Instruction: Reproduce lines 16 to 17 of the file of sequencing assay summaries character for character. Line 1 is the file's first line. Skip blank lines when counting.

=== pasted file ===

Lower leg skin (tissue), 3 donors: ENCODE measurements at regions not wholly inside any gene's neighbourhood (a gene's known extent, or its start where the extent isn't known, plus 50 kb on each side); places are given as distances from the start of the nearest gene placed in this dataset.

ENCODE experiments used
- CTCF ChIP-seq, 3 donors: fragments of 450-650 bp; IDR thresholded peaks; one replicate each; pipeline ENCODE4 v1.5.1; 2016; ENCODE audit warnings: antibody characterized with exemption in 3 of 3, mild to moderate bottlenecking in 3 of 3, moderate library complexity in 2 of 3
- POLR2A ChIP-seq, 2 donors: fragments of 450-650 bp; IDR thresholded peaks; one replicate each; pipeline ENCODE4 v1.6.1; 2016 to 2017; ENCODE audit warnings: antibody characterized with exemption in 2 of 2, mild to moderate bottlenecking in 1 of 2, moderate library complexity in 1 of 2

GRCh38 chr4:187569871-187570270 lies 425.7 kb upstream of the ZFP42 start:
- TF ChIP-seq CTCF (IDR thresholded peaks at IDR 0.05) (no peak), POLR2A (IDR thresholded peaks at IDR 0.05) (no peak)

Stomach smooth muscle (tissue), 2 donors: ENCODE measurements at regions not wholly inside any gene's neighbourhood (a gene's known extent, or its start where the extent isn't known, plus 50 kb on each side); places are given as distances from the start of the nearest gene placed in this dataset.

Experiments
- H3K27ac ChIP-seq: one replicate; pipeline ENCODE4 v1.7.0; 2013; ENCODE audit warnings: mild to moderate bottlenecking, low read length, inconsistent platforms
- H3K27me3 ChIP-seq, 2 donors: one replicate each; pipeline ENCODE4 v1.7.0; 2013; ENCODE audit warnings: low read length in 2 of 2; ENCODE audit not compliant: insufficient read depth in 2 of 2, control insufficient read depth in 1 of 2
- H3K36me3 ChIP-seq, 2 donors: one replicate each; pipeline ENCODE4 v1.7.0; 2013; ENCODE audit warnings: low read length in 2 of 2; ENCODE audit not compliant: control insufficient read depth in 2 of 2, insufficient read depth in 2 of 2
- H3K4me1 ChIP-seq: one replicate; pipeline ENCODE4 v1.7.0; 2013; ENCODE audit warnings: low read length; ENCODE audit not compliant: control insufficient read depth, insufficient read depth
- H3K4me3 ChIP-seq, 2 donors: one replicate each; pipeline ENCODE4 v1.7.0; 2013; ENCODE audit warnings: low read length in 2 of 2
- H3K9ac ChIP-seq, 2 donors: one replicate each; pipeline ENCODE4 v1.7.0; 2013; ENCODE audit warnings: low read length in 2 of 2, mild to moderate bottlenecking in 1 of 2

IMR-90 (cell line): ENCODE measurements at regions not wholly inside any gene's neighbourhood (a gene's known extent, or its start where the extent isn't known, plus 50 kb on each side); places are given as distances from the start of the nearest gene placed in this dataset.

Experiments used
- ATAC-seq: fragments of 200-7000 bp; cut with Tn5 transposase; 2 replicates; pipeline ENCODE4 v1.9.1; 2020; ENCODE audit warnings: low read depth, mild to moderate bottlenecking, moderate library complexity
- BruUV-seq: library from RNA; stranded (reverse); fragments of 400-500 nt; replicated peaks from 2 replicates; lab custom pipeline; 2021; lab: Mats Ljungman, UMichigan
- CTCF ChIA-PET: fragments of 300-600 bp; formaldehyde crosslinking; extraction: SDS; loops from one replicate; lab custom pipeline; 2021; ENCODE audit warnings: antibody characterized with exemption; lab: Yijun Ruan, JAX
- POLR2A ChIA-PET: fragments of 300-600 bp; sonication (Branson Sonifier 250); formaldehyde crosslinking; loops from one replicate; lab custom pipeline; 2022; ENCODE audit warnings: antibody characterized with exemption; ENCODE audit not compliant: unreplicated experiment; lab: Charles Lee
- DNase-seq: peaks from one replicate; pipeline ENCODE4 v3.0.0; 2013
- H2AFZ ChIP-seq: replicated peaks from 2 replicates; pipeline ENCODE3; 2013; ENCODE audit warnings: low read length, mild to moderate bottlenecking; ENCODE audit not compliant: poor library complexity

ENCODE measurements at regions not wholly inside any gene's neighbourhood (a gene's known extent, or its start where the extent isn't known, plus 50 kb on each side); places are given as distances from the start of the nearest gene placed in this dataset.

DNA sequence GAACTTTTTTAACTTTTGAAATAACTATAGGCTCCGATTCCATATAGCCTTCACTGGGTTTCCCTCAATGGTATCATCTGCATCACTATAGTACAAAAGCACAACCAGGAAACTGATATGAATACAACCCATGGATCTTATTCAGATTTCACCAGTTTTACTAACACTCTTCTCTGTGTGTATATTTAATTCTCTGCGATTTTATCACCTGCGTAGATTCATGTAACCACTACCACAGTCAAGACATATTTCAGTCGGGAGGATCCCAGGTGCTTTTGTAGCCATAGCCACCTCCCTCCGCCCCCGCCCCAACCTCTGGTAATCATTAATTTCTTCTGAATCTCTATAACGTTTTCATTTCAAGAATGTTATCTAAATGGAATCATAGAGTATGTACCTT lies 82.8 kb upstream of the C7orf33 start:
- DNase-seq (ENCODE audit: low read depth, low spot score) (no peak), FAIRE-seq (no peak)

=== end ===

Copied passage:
Experiments used
- ATAC-seq: fragments of 200-7000 bp; cut with Tn5 transposase; 2 replicates; pipeline ENCODE4 v1.9.1; 2020; ENCODE audit warnings: low read depth, mild to moderate bottlenecking, moderate library complexity